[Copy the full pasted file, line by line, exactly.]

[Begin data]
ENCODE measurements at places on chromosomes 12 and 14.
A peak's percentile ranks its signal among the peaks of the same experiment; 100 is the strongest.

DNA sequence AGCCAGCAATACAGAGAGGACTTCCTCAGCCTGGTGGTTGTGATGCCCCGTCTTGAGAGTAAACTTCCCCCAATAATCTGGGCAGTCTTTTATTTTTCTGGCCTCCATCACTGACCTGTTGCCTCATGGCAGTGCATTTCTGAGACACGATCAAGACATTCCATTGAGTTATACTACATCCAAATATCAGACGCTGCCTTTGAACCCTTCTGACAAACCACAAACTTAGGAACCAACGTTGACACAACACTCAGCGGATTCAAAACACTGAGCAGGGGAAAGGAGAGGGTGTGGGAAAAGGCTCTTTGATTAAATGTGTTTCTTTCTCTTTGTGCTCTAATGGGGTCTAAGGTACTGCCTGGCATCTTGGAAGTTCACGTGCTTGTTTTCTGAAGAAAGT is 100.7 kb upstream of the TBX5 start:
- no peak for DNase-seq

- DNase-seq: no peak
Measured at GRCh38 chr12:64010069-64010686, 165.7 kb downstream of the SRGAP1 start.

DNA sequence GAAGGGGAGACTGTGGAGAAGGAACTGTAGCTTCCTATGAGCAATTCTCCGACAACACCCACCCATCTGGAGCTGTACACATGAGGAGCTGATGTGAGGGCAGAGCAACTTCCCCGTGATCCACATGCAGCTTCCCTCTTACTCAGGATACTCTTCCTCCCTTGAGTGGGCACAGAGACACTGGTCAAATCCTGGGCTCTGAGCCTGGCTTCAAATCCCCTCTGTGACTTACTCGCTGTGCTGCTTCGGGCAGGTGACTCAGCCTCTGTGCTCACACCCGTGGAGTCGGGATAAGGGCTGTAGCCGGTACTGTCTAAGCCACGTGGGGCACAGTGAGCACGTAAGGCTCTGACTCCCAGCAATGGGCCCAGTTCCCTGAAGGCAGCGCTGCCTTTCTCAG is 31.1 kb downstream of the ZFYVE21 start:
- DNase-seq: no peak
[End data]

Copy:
ENCODE measurements at places on chromosomes 12 and 14.
A peak's percentile ranks its signal among the peaks of the same experiment; 100 is the strongest.

DNA sequence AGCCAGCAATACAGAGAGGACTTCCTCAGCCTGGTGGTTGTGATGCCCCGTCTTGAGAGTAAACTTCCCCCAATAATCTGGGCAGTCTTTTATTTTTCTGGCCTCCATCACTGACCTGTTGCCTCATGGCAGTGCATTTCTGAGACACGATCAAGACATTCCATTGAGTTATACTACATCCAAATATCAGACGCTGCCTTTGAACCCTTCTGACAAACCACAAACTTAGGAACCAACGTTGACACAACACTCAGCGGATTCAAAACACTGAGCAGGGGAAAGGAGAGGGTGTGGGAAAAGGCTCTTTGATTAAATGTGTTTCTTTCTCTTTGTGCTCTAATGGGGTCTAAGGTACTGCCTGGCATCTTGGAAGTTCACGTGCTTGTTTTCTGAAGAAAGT is 100.7 kb upstream of the TBX5 start:
- no peak for DNase-seq

- DNase-seq: no peak
Measured at GRCh38 chr12:64010069-64010686, 165.7 kb downstream of the SRGAP1 start.

DNA sequence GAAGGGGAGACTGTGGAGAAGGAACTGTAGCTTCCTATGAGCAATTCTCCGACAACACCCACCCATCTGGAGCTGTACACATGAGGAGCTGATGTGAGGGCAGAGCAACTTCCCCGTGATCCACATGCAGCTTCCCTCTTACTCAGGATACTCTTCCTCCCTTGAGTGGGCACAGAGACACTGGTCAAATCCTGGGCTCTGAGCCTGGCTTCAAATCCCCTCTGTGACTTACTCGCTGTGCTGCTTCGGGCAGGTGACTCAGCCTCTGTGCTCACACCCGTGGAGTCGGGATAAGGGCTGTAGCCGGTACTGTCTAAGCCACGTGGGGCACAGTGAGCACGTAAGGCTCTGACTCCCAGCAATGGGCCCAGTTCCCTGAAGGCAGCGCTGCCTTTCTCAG is 31.1 kb downstream of the ZFYVE21 start:
- DNase-seq: no peak